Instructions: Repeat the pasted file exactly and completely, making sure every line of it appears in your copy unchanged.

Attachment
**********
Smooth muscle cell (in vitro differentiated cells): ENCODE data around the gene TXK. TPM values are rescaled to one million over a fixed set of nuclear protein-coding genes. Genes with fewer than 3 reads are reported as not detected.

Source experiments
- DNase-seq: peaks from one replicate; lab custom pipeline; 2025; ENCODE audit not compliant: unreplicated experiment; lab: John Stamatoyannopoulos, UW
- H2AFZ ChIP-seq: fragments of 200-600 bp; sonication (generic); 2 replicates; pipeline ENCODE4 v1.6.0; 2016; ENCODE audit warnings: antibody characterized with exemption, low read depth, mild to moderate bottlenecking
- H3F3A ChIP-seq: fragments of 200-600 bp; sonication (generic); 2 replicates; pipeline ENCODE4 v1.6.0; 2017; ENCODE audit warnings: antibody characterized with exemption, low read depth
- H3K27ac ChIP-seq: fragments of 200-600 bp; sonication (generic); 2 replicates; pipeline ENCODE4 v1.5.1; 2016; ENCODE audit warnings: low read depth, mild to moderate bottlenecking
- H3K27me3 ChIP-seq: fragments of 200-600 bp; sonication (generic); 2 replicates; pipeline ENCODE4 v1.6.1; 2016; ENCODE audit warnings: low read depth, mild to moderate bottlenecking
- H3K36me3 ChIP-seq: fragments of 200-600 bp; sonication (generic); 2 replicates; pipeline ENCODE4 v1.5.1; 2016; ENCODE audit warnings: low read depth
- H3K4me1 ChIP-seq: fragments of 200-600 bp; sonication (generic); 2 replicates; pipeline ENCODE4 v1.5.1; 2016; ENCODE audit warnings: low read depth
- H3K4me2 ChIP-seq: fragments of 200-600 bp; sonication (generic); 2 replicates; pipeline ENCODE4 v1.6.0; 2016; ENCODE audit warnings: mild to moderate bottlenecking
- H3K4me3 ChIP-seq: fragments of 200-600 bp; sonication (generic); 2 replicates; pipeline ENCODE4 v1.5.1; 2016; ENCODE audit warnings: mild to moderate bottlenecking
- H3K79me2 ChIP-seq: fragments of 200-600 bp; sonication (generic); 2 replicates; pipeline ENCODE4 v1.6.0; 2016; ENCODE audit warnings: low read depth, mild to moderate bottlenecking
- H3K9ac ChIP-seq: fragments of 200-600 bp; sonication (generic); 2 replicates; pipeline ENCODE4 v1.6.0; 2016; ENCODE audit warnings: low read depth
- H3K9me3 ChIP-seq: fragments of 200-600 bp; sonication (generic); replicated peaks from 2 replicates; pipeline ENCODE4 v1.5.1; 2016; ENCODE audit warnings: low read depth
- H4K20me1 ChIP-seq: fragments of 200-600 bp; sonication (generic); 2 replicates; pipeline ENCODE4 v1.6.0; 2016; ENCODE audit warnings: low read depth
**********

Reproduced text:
Smooth muscle cell (in vitro differentiated cells): ENCODE data around the gene TXK. TPM values are rescaled to one million over a fixed set of nuclear protein-coding genes. Genes with fewer than 3 reads are reported as not detected.

Source experiments
- DNase-seq: peaks from one replicate; lab custom pipeline; 2025; ENCODE audit not compliant: unreplicated experiment; lab: John Stamatoyannopoulos, UW
- H2AFZ ChIP-seq: fragments of 200-600 bp; sonication (generic); 2 replicates; pipeline ENCODE4 v1.6.0; 2016; ENCODE audit warnings: antibody characterized with exemption, low read depth, mild to moderate bottlenecking
- H3F3A ChIP-seq: fragments of 200-600 bp; sonication (generic); 2 replicates; pipeline ENCODE4 v1.6.0; 2017; ENCODE audit warnings: antibody characterized with exemption, low read depth
- H3K27ac ChIP-seq: fragments of 200-600 bp; sonication (generic); 2 replicates; pipeline ENCODE4 v1.5.1; 2016; ENCODE audit warnings: low read depth, mild to moderate bottlenecking
- H3K27me3 ChIP-seq: fragments of 200-600 bp; sonication (generic); 2 replicates; pipeline ENCODE4 v1.6.1; 2016; ENCODE audit warnings: low read depth, mild to moderate bottlenecking
- H3K36me3 ChIP-seq: fragments of 200-600 bp; sonication (generic); 2 replicates; pipeline ENCODE4 v1.5.1; 2016; ENCODE audit warnings: low read depth
- H3K4me1 ChIP-seq: fragments of 200-600 bp; sonication (generic); 2 replicates; pipeline ENCODE4 v1.5.1; 2016; ENCODE audit warnings: low read depth
- H3K4me2 ChIP-seq: fragments of 200-600 bp; sonication (generic); 2 replicates; pipeline ENCODE4 v1.6.0; 2016; ENCODE audit warnings: mild to moderate bottlenecking
- H3K4me3 ChIP-seq: fragments of 200-600 bp; sonication (generic); 2 replicates; pipeline ENCODE4 v1.5.1; 2016; ENCODE audit warnings: mild to moderate bottlenecking
- H3K79me2 ChIP-seq: fragments of 200-600 bp; sonication (generic); 2 replicates; pipeline ENCODE4 v1.6.0; 2016; ENCODE audit warnings: low read depth, mild to moderate bottlenecking
- H3K9ac ChIP-seq: fragments of 200-600 bp; sonication (generic); 2 replicates; pipeline ENCODE4 v1.6.0; 2016; ENCODE audit warnings: low read depth
- H3K9me3 ChIP-seq: fragments of 200-600 bp; sonication (generic); replicated peaks from 2 replicates; pipeline ENCODE4 v1.5.1; 2016; ENCODE audit warnings: low read depth
- H4K20me1 ChIP-seq: fragments of 200-600 bp; sonication (generic); 2 replicates; pipeline ENCODE4 v1.6.0; 2016; ENCODE audit warnings: low read depth